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Q

When does your insurance go up? What causes your insurance to go up?


A

There are many factors that affect your car insurance rates. A change in any one of those factors can cause your insurance to go up.

Here is a list of factors that affect your car insurance:

  • Age - Statistically, drivers under the age of 25 are at greater risk of being in an accident than those over age 25. Drivers between the ages of 50 and 65 generally have the safest records.
  • Gender - Women are statistically safer drivers.
  • Marital Status - A married person will pay less than a single person with an identical driving record.
  • Geography - Where you live makes a difference. Drivers living in areas with little or no traffic are likely to spend less on insurance than those living in congested cities or suburbs because areas with a lot of traffic tend to see more accidents. Some neighborhoods also have a higher rate of vehicle thefts, which can result in a higher premium.
  • Driving Violations - Having an accident or moving violations on your record (speeding tickets, DWI, reckless driving, etc.) put you at a higher risk for accidents and will likely mean a higher premium. Some insurance companies will penalize you for your record for as many as five years from when the incident occurred. However, keep in mind, as your record improves, your premium will get lower.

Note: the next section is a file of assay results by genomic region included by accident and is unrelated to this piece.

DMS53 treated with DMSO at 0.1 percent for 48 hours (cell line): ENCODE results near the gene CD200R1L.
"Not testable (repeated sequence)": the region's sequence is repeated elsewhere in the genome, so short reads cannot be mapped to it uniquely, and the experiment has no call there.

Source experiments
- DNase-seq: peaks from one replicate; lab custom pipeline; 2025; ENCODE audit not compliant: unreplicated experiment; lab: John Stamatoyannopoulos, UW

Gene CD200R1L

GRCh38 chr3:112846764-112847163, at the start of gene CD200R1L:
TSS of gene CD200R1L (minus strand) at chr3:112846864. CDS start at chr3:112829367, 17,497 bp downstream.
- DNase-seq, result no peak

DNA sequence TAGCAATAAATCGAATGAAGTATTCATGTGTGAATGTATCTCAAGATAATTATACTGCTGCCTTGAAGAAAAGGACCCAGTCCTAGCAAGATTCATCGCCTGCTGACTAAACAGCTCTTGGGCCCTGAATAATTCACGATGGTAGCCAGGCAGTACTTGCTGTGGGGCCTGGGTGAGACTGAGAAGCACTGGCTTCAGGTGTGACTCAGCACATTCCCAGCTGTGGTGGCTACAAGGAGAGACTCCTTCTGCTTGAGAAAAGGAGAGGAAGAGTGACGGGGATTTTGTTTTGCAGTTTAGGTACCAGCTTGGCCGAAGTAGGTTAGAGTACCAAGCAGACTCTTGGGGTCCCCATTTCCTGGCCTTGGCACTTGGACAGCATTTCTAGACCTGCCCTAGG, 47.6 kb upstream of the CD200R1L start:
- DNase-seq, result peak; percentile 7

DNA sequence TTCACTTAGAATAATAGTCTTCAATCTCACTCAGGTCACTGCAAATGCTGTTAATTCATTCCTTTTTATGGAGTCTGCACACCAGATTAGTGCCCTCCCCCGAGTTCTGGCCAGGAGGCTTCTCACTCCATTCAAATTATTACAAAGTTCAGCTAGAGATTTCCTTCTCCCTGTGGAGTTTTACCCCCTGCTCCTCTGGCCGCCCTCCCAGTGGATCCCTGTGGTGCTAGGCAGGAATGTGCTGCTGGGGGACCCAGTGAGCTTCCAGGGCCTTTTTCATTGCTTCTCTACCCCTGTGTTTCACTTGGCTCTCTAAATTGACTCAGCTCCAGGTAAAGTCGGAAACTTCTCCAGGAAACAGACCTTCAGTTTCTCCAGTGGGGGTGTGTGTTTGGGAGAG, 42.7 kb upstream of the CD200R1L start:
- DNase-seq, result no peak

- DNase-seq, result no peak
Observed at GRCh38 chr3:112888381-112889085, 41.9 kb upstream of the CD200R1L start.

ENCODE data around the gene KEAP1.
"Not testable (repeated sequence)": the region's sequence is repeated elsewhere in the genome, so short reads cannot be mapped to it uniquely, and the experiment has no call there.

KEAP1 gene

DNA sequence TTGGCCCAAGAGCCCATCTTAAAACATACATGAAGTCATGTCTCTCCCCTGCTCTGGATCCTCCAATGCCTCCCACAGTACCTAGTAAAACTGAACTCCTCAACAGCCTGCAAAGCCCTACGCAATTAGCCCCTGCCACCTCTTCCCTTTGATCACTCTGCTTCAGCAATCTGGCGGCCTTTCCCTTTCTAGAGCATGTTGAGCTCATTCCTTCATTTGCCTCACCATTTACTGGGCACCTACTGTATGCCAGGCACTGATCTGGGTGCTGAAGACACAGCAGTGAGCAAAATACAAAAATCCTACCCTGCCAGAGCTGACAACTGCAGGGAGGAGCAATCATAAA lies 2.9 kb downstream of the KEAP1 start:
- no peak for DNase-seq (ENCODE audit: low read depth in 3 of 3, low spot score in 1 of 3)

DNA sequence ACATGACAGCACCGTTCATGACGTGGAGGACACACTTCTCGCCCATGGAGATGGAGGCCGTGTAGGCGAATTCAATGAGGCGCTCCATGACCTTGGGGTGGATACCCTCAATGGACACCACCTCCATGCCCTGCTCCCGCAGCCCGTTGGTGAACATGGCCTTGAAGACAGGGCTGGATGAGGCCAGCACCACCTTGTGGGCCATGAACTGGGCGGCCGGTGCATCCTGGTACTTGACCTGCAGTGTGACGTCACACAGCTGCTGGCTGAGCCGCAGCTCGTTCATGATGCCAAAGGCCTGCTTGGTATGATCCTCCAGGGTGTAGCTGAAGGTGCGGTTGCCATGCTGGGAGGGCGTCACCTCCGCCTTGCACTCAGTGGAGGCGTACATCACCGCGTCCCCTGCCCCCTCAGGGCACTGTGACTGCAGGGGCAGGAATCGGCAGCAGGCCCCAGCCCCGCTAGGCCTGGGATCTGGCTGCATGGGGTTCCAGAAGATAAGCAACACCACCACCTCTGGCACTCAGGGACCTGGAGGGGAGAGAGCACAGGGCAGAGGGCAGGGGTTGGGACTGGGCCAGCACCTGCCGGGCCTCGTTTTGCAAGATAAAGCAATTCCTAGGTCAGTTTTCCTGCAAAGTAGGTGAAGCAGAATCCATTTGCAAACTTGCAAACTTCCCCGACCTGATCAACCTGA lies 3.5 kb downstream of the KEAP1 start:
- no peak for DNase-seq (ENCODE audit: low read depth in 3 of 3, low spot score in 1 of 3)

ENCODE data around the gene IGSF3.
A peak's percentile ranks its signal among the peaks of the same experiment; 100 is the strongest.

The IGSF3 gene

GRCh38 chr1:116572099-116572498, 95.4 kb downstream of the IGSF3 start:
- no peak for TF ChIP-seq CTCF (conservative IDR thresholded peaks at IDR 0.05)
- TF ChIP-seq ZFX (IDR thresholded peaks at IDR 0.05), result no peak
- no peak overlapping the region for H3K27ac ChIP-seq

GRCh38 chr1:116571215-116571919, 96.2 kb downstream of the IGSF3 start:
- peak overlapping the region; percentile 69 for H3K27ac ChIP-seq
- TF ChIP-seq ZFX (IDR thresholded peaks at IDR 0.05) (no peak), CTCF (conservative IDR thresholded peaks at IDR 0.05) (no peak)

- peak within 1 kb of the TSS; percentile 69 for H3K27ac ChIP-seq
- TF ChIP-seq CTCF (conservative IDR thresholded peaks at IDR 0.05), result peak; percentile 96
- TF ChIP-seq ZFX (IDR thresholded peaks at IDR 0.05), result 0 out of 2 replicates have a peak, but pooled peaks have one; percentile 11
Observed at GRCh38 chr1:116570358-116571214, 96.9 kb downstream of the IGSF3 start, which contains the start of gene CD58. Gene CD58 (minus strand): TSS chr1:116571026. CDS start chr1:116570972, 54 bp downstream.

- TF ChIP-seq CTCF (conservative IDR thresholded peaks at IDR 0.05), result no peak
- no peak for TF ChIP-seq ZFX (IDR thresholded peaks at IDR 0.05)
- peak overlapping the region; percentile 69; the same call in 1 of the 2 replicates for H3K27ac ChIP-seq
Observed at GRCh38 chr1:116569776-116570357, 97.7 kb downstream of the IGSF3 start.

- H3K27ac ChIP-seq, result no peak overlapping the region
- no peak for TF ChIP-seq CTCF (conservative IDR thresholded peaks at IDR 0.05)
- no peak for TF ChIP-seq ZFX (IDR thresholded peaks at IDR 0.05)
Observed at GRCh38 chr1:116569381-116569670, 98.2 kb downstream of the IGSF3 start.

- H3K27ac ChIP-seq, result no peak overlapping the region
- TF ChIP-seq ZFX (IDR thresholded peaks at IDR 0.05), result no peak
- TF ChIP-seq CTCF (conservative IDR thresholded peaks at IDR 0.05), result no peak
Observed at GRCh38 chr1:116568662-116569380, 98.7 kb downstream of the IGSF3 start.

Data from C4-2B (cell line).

• Vehicle Type - A less expensive car will cost less to insure than that a SUV with more bling.
  • Accident Claims - A driving record that is clean and free of accidents will hold fare better for you than lots of tickets and/or accidents.
  • Credit Rating - Many insurance companies view having a poor, or even no credit history as suggestive of higher risk and thus, charge you a higher premium.
  • Occupation - Insurers have statistically found a correlation between your occupation and risk. For instance, a newspaper delivery person is most likely a higher risk than the personal banker sitting at their desk all day.
  • Driving distance to work - Miles driven each year . Years of driving experience .
  • Business use of the vehicle - Whether or not you currently have auto insurance .
  • Theft protection devices (often results in discounts)
  • Multiple cars and drivers (another opportunity for discounts)


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1 Responses to "When does your insurance go up? What causes your insurance to go up?"
  1. Visitor

    It doesn't mention that the cost to repair damaged autos seems to rise each year, which must be why my insurance keeps going up when nothing else changes. Nothing else except the replacement cost of the vehicle is less due to simple depreciation. Why don't you write a story about that little insurance scam? Over a four year period my insurance went up 30% while the value of the vehicle dropped 40%. Go figure.

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